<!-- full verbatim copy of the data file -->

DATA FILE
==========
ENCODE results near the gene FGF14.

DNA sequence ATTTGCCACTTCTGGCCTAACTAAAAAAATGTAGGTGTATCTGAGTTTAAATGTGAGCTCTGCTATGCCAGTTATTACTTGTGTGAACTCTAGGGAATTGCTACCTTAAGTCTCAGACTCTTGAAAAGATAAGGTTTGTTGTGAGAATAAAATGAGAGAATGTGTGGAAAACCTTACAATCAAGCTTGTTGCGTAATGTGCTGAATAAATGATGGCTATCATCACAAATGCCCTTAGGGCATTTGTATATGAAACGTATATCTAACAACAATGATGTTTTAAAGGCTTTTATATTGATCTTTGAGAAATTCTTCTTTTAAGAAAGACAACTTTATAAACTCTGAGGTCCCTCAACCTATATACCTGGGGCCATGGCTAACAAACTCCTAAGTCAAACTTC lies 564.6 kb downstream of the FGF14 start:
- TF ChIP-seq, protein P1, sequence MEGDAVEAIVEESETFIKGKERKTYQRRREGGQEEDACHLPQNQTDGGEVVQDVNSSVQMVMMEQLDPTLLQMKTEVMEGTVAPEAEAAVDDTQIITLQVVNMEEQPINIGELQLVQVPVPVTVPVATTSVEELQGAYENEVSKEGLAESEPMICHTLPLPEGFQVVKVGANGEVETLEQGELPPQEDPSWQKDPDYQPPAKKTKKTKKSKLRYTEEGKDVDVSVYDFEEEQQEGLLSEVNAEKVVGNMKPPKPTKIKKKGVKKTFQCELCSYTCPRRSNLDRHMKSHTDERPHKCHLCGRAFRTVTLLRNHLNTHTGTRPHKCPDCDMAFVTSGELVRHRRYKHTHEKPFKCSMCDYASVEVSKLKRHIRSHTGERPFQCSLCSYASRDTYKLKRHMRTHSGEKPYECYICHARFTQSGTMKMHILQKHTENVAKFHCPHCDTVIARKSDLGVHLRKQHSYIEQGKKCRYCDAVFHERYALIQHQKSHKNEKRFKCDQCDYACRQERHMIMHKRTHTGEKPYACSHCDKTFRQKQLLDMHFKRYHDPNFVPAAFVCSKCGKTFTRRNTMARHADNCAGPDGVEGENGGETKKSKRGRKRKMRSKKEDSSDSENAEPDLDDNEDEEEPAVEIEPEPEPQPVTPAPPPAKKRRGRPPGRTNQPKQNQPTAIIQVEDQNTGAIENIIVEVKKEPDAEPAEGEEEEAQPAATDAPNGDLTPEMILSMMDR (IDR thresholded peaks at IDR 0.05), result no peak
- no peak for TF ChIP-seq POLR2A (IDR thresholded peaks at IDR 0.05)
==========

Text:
ENCODE results near the gene FGF14.

DNA sequence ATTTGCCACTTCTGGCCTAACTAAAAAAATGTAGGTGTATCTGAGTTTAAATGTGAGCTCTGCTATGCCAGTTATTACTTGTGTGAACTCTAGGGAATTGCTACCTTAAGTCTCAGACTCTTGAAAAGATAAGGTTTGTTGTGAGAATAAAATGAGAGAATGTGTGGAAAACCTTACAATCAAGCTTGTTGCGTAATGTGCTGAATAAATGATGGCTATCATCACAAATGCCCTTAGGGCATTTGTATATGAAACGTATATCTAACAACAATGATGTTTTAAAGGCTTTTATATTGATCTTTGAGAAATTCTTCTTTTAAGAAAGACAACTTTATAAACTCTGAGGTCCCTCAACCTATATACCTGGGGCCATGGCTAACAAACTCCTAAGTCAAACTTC lies 564.6 kb downstream of the FGF14 start:
- TF ChIP-seq, protein P1, sequence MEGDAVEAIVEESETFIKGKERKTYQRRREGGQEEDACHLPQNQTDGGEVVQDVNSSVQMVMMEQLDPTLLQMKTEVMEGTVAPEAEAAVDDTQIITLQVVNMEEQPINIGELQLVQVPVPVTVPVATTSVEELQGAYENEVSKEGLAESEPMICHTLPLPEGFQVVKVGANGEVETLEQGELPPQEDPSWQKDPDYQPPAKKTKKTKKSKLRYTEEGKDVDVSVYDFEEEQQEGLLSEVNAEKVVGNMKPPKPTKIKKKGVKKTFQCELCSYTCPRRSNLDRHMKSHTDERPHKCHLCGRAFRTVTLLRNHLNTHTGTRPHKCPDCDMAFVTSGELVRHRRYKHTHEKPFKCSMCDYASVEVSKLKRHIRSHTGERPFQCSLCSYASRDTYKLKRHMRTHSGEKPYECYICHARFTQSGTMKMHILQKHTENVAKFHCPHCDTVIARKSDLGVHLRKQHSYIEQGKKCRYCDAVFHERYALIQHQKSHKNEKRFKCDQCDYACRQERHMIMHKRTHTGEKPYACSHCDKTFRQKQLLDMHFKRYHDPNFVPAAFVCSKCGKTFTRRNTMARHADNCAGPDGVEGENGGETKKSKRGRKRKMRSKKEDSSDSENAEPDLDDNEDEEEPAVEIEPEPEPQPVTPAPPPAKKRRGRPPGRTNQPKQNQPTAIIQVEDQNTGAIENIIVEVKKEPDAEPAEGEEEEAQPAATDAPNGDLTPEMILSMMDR (IDR thresholded peaks at IDR 0.05), result no peak
- no peak for TF ChIP-seq POLR2A (IDR thresholded peaks at IDR 0.05)